Dealing with a sexual assault charge is a thing of nightmares, and going in blind could be the reason for the downfall. It is a charge placed when any sexual act is done without the consent of the people involved. It ranges from nonconsensual touching to rape, which can take place anywhere. Hiring an assault lawyer immediately would be your best bet to give yourself a fighting chance.
Some Of The Questions That Can Directly Come Up In A Court Include:
- Were the sexual advances or words rebutted?
- Was the use of force or threat of force used during the alleged interaction?
- Was the victim “persuaded” to take part in the sexual act by intimidation and use of authority?
- Was the use of illegal substances or alcohol involved as an attempt to coerce?
Your assault lawyer in Winnipeg can guide you through the proceedings that take place after the charge, but the following three things need to be proven for a conviction:
- Proof that the act actually took place
- Proof of identity of the person that is charged with the assault
- Proof that there was no consent given by the victim
Types Of Evidence
When facing an assault charge, one should be aware of the types of evidence that can be used in court against the accused. In Canada, the entire evidence submitted during the trial procedure must be considered before determining whether the accused is innocent or guilty.
1. Oral Testimony
The oral testimony of witnesses in a sexual assault trial plays a substantial role in providing evidence to the court. As a standard, the following three parties are asked to provide a testimony:
- The alleged victim
- The accused
- Any other witness or participant
This list could include the police officers who investigated the charge, family and friends who may have been in touch with the victim or the accused before or after the incident, medical personnel or any other experts who may have examined the victim and others such as psychologists or counsellors.
Any witnesses, including the victim, police, expert and civilian witnesses that are subpoenaed to the court, are expected to testify. However, the accused has the right to decide after the Crown’s case has ended whether to testify or not. Winnipeg assault lawyers can be your saving grace in such scenarios because you may be confused as to what should be done.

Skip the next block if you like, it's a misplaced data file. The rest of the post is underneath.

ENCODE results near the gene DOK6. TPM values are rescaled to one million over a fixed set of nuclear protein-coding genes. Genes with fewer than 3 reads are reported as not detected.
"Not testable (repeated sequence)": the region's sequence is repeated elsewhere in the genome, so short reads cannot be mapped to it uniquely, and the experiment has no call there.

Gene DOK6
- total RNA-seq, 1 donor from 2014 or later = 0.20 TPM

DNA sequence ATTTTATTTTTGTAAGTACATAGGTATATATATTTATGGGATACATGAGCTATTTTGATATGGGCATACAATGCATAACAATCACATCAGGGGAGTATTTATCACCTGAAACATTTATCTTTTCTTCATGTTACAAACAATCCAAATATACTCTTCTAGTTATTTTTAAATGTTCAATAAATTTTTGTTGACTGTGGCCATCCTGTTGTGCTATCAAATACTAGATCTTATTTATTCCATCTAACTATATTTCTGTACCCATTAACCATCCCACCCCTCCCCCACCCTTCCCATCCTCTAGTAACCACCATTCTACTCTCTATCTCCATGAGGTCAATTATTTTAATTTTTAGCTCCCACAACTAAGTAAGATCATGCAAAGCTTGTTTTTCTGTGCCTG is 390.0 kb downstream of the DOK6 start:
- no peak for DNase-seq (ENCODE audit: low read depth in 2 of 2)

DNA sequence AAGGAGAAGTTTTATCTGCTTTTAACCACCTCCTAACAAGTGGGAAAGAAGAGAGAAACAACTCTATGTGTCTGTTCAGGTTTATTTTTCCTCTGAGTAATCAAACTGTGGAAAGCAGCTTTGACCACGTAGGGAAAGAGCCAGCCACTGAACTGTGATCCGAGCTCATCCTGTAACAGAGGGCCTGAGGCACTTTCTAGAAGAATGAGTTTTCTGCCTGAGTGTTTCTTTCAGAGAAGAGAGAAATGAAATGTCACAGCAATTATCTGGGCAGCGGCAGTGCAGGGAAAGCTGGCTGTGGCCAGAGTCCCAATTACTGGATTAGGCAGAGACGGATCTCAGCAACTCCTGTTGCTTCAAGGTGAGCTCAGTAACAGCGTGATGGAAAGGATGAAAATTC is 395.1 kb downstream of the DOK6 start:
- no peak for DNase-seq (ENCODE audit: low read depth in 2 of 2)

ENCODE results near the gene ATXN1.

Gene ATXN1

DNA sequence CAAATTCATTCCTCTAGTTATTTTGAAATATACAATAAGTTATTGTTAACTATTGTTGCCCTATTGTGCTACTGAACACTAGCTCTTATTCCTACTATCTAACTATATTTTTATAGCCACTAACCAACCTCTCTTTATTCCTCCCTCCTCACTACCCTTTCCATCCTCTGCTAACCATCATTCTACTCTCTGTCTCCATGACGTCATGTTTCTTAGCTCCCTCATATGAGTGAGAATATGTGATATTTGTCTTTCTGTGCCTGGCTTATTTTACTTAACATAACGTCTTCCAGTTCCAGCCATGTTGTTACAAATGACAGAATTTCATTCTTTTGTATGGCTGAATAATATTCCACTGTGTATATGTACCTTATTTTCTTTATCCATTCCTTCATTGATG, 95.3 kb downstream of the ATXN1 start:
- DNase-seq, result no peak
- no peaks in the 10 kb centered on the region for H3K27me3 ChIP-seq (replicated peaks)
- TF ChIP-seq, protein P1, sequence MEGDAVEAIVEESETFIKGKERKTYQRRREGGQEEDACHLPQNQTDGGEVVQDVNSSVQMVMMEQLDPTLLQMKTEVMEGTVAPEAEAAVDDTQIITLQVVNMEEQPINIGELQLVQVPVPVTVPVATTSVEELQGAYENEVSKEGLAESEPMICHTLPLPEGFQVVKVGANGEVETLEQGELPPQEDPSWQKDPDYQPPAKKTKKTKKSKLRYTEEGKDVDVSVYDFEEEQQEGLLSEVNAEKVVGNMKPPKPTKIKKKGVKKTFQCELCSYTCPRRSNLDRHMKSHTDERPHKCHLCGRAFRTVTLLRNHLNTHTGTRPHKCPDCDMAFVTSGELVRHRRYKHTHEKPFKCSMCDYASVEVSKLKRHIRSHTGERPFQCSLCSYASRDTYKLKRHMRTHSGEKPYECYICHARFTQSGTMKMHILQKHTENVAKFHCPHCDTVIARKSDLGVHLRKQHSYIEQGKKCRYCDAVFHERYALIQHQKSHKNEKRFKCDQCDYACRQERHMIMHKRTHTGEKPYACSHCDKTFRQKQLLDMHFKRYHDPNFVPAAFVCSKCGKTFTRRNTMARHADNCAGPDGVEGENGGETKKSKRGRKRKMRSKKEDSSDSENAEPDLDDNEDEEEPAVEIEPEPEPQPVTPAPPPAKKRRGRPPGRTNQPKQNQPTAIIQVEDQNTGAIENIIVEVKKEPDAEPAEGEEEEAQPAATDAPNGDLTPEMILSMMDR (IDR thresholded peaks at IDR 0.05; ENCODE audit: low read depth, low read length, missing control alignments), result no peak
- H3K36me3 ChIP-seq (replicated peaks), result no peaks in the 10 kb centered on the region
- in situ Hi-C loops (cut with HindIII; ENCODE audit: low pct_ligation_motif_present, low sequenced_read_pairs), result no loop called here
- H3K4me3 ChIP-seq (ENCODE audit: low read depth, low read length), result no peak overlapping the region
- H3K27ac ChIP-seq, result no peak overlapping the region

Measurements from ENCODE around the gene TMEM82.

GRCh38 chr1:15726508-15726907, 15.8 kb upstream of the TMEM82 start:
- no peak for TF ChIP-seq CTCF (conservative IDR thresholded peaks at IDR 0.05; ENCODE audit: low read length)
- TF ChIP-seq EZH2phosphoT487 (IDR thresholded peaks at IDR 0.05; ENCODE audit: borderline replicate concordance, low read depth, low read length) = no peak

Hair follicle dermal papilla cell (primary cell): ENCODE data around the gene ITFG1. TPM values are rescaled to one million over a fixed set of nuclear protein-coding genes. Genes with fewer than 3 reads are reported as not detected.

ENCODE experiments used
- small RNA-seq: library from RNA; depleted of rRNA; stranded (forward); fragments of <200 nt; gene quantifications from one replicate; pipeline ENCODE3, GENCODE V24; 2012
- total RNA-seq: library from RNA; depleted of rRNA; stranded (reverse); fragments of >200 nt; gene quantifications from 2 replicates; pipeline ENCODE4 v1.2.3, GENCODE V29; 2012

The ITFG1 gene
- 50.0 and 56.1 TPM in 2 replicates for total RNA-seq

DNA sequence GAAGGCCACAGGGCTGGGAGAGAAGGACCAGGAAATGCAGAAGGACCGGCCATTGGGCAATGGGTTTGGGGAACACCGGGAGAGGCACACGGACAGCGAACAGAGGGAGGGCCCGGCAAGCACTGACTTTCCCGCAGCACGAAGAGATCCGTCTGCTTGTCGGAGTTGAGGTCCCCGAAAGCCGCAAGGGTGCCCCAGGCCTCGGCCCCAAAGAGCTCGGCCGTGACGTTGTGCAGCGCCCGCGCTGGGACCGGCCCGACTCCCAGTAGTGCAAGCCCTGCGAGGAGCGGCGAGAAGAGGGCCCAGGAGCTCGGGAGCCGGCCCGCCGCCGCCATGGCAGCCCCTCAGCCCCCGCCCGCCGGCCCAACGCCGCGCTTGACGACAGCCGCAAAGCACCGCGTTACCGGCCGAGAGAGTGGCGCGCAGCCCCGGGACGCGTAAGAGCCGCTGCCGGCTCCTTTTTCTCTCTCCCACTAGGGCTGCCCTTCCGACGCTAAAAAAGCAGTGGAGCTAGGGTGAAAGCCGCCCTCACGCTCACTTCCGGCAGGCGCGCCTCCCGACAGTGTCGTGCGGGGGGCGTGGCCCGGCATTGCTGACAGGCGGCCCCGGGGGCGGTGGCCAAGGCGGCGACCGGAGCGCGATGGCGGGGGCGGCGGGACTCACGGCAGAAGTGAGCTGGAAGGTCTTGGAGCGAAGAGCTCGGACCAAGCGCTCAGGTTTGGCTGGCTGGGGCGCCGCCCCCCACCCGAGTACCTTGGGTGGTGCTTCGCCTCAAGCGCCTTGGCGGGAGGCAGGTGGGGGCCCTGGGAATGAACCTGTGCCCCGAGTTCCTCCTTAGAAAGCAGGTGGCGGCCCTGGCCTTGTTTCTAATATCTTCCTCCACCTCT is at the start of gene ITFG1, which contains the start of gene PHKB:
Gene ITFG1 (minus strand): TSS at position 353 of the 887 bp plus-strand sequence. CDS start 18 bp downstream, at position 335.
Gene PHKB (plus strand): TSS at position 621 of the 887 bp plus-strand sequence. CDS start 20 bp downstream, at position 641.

2. Physical Evidence
Bodily fluids, including blood, saliva or semen, are often used to extract DNA and prove the accused person’s identity and involvement in the case.
Other forms of physical evidence include emails and text and social media messages, which can prove what the accused or the alleged victim has said about the incident. These messages can also be used to portray their respective states of mind before and during the time of the incident. For example, if the accused denies the charge or if the victim claims that consent was not given to a sexual act and messages prove otherwise, then this can be used in cross-examination at trial.
The factor to consider is the relevance of the physical evidence, which depends on what is happening at trial. For instance, if both parties are in agreement that the sexual act took place but disagree with its being consensual, then DNA evidence is of little use. On the contrary, it can dramatically impact the case if the accused person’s identity is at issue.
3. Video And Photographic Evidence
Since the rampant use of security devices and cell phone cameras has increased, video and photographic evidence have become quite common in assault cases. Assault lawyers can assess the cameras’ perspective since they may provide an objective view, but the one holding such evidence should also be considered. Their quality can be used to gauge the sobriety and general demeanour of the people involved.
A sexual assault case should not be taken lightly, nor any evidence overlooked since it can cause repercussions that will reverberate for the rest of the life. Assault lawyers in Winnipeg can be your support if you or your loved ones are in need of legal representation with regard to such charges.